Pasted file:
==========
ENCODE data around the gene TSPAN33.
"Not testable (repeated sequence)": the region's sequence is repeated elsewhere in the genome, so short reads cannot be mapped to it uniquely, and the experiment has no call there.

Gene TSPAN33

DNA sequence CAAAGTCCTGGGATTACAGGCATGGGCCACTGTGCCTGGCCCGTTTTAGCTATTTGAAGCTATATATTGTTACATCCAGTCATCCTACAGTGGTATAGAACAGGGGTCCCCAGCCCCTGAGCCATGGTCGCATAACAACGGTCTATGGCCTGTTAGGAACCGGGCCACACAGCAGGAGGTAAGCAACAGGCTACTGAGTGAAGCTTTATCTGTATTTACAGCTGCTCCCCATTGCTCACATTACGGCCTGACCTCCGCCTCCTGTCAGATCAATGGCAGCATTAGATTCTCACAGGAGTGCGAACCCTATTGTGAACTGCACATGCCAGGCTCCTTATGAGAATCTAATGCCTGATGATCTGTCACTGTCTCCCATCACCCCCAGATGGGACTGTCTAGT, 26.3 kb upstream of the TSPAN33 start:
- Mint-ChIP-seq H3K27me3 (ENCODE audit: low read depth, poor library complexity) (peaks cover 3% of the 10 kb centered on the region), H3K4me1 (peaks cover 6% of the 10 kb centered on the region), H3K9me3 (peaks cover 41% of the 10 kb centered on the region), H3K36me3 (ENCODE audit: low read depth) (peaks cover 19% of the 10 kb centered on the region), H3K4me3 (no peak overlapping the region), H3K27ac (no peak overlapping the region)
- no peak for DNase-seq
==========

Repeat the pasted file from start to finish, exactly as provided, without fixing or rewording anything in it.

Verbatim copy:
ENCODE data around the gene TSPAN33.
"Not testable (repeated sequence)": the region's sequence is repeated elsewhere in the genome, so short reads cannot be mapped to it uniquely, and the experiment has no call there.

Gene TSPAN33

DNA sequence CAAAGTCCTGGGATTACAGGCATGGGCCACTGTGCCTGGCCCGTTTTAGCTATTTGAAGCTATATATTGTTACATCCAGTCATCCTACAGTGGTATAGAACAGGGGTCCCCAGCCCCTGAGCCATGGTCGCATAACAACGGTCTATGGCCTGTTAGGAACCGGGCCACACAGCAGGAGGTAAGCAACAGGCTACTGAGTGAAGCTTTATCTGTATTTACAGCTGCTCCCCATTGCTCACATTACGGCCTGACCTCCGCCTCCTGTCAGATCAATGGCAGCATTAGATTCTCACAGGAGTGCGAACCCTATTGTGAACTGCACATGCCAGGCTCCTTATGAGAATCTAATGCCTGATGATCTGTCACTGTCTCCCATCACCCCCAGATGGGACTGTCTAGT, 26.3 kb upstream of the TSPAN33 start:
- Mint-ChIP-seq H3K27me3 (ENCODE audit: low read depth, poor library complexity) (peaks cover 3% of the 10 kb centered on the region), H3K4me1 (peaks cover 6% of the 10 kb centered on the region), H3K9me3 (peaks cover 41% of the 10 kb centered on the region), H3K36me3 (ENCODE audit: low read depth) (peaks cover 19% of the 10 kb centered on the region), H3K4me3 (no peak overlapping the region), H3K27ac (no peak overlapping the region)
- no peak for DNase-seq